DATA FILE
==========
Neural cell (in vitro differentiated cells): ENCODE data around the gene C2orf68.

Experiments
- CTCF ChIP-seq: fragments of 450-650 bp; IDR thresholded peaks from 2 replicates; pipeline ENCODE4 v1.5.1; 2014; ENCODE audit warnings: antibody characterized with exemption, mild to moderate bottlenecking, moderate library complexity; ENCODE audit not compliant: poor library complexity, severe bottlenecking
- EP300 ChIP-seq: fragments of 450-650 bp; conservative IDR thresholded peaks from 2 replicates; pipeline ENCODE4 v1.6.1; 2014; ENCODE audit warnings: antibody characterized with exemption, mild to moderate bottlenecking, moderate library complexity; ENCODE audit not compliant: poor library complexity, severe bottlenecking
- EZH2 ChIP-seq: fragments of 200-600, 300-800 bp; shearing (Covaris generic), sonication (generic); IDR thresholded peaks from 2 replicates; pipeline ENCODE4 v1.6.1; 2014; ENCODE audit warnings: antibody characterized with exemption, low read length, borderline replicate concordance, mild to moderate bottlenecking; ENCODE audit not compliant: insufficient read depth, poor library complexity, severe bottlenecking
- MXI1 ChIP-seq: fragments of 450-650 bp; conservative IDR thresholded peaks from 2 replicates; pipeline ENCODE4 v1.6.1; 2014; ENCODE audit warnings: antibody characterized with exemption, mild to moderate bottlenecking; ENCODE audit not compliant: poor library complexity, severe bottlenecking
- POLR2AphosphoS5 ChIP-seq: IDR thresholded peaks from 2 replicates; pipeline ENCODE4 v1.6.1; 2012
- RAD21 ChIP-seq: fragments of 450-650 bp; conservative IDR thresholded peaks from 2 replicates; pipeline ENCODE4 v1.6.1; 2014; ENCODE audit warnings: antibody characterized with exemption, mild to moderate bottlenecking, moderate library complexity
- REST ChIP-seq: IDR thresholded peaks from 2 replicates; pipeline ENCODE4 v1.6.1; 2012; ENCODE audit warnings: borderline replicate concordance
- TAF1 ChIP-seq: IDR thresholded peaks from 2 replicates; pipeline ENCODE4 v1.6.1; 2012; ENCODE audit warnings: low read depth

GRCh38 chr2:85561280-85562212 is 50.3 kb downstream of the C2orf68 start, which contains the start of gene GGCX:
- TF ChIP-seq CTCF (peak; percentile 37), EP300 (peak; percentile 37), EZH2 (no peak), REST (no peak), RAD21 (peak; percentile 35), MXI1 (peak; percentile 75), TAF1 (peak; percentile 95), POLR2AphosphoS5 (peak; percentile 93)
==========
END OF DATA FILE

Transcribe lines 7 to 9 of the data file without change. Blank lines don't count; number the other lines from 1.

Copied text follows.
- POLR2AphosphoS5 ChIP-seq: IDR thresholded peaks from 2 replicates; pipeline ENCODE4 v1.6.1; 2012
- RAD21 ChIP-seq: fragments of 450-650 bp; conservative IDR thresholded peaks from 2 replicates; pipeline ENCODE4 v1.6.1; 2014; ENCODE audit warnings: antibody characterized with exemption, mild to moderate bottlenecking, moderate library complexity
- REST ChIP-seq: IDR thresholded peaks from 2 replicates; pipeline ENCODE4 v1.6.1; 2012; ENCODE audit warnings: borderline replicate concordance